What Are You Reading? | ‘Doctor Tomorrow,’ ‘Shadow Service’ and more

See what the Smash Pages crew has been reading lately.

Welcome to What Are You Reading?, our weekly look at what the Smash Pages crew has been reading lately — including comics from the past, present and future.

Let us know what you read this week in the comments or on social media.

Shane Bailey

Yesterday I read Doctor Tomorrow from Valiant Comics, Alejandro Arbona and Jim Towe. It’s an interesting book, but the first two issues felt uneventful and were mostly setup. When you’re Ultimate Spider-Man that’s ok, but with a character like Doctor Tomorrow it’s important to get to the hook quickly to keep people interested. Having said that, the rest of the book was great and dealt with alternate universes, multiple versions of the hero and others, and time travel. I absolutely loved all of that. In single issues the pacing is a problem, but it will read really well collected. Once it got going the book kind of has a Shazam! with time travel vibe, which I really enjoyed. We need more books like this that bridge the gap between adults and children; this is a book that works for both.

The reveals and the battles in the last three issues come at a breakneck pace, but they feel meaty and really build to a nice climax while leaving questions open for future stories and problems open for the character to solve. All in all I think that this series really shows promise. I can definitely say I want to read more about the character after reading this series and as an opening salvo for a character in the Valiant Universe, it serves its purpose.  The premise involving multiple timelines and time travel is unique there and the theme of being a better person than you think you can be, that’s something I can get behind in this day and age especially, as a lot of us are trying to build a better tomorrow.

I also spent the week reading the entirety of DC’s Checkmate  series written by Greg Rucka and Judd Winnick, as it contained an Outsiders crossover. (I loved seeing Grace and Thunder again.) The art by Jesus Saiz and others is perfect for the series as well. I can honestly say I missed this time in DC, even though it was around Infinite Crisis, which I really didn’t enjoy. I still have pangs of nostalgia seeing characters like Sasha Bordeaux and Fire running around trying to stay one step ahead of the machinations of Amanda Waller. Every single character in this comic has multiple levels in their characterization, and it truly digs deep into the DC Universe exploring multiple locales. It uses the entirety of the DC Universe at the time to tell its story. It feels like a great TV series, full of spies, explosions, betrayal and subterfuge. I want so many things in this serious back. I want The Wall to be in power again. I want Sasha Bordeaux back in the DCU and in a strong relationship with Mister Terrific. I want Kobra to be a real threat, because they make a great threat. I want DC’s spy game back that was promised with Leviathan. DC, get on this. This is good comics. This is something modern DC is missing. If you haven’t read Checkmate already, you have to read it. It’s on sale now digitally for about $18 for both volumes. I promise you won’t regret it.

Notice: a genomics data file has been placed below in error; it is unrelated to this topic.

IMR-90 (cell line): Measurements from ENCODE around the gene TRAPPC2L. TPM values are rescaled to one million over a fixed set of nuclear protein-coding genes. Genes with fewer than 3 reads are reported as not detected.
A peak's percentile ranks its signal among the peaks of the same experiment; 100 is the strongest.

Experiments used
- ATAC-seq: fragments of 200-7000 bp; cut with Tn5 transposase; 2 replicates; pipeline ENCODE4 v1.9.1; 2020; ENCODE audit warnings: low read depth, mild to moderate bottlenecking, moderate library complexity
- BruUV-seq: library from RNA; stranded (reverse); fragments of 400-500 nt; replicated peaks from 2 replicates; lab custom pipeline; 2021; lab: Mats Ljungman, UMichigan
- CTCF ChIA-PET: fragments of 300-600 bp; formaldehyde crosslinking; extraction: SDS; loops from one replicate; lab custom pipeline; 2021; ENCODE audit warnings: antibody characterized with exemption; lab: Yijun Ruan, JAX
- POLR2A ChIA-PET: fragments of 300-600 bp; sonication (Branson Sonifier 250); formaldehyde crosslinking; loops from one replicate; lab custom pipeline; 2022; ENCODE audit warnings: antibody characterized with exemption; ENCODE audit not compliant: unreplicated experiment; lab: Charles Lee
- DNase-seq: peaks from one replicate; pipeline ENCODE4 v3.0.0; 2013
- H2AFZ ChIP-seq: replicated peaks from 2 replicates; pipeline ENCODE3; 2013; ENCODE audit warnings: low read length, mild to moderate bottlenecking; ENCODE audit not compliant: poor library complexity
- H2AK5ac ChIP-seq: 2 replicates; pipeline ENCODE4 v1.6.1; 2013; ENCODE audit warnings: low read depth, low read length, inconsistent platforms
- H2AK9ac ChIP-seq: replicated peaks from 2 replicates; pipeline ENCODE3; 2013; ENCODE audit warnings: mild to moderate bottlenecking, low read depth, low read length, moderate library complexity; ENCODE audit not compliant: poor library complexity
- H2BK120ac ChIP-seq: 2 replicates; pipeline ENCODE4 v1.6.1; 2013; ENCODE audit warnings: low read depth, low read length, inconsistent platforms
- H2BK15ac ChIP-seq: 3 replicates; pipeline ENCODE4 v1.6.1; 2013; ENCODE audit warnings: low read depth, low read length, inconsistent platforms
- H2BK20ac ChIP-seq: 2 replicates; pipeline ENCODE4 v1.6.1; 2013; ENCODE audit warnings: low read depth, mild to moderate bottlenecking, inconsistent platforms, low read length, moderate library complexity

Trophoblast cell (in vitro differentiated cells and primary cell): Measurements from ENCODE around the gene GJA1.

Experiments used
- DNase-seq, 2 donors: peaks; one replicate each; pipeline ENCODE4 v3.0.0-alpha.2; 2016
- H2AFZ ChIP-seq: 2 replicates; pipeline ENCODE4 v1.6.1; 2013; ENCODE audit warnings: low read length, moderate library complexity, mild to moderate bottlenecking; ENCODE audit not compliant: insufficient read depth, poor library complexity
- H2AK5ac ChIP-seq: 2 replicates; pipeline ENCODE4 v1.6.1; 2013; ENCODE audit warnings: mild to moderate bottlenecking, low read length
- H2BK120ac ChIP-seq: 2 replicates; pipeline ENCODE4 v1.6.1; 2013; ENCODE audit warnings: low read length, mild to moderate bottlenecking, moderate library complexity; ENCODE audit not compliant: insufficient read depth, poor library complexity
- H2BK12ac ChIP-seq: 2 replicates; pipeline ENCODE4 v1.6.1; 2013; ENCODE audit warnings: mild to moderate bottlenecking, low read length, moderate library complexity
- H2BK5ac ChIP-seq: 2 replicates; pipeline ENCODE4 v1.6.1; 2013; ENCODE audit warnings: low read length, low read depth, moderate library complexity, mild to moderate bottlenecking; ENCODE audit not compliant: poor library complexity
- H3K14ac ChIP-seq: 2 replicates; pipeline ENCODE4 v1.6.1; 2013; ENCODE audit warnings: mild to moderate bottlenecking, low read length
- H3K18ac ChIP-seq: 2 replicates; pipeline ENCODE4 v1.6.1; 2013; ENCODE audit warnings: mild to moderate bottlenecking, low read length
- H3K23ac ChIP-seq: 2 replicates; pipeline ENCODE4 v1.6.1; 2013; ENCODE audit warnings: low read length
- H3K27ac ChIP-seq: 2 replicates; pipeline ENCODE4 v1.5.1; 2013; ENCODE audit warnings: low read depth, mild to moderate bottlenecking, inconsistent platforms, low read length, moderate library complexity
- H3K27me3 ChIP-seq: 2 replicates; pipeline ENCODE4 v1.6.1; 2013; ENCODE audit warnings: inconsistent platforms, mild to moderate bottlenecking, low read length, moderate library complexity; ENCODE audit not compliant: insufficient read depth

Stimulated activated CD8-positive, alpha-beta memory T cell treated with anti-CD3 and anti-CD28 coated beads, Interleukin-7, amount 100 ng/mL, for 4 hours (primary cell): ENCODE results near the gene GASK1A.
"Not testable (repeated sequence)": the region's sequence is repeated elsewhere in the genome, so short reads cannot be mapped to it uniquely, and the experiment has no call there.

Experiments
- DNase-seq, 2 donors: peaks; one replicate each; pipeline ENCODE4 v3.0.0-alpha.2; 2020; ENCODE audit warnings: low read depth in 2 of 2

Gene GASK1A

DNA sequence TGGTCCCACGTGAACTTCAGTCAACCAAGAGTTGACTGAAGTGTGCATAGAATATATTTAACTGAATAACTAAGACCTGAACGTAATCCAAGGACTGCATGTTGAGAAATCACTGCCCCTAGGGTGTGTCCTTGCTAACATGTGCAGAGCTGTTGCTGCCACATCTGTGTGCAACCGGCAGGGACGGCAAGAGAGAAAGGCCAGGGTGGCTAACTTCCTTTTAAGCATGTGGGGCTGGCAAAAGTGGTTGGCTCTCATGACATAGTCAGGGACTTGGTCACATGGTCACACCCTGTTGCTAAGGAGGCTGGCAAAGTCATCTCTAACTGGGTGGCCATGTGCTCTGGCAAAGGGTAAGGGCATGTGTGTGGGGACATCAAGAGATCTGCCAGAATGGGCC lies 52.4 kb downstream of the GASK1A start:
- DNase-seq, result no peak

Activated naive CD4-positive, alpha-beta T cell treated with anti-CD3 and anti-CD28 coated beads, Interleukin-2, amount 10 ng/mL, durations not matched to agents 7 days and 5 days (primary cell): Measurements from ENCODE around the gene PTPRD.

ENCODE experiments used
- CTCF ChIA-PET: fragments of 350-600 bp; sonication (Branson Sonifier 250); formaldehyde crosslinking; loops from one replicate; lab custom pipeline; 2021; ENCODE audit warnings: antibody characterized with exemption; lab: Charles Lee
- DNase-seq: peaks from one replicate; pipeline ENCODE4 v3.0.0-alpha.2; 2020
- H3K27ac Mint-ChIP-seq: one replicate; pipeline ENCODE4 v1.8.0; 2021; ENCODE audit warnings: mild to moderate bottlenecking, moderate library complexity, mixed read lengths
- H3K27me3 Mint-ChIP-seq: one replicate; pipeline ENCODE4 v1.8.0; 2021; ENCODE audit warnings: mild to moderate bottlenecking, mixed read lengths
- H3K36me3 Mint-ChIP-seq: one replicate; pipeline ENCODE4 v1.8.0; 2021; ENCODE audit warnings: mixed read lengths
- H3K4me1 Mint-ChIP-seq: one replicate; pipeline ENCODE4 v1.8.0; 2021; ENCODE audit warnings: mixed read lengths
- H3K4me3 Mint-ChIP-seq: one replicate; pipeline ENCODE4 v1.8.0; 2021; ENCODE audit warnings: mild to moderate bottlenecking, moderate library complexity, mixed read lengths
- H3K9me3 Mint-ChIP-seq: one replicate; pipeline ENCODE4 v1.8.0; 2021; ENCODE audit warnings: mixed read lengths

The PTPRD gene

Tom Bondurant

Having re-read Final Crisis last week, I decided to plunge deeper into the mind of Grant Morrison with 2014-15’s The Multiversity, a miniseries he wrote and apparently had in the works for a while. I mention that because Multiversity came out during the New 52 period but was steeped in classic DC continuity. Naturally, all the old stuff has come back around again.

Multiversity is heavily metatextual, centered around an all-out assault on DC’s cosmology by The Gentry, a group of malevolent beings looking to corrupt the various parallel universes for their own purposes. Beyond that things start to get a little fuzzy. I could read Multiversity a dozen more times and probably still not comprehend everything Morrison’s trying to say. This time I got a little more insight into the “hand of creation,” and after a while I just enjoyed it on a superficial level. There are pastiches of the regular Marvel Universe, Ultimate Marvel, and Image superheroes including Savage Dragon; there’s the Frank Quitely-drawn Watchmen parody; and arguably the Nazi Superman issue (drawn by Jim Lee and Scott Williams) is a commentary on Superman: Red Son. The Doug Mahnke-pencilled “Ultra Comics” chapter, which asserts that the comic itself is part of the Gentry’s evil scheme, is also very effective, in part because of the conceit that comics themselves are windows into parallel worlds. The whole package looks great, even the text pages of the Guidebook portion, so it brings that conceit to life in a very real sense.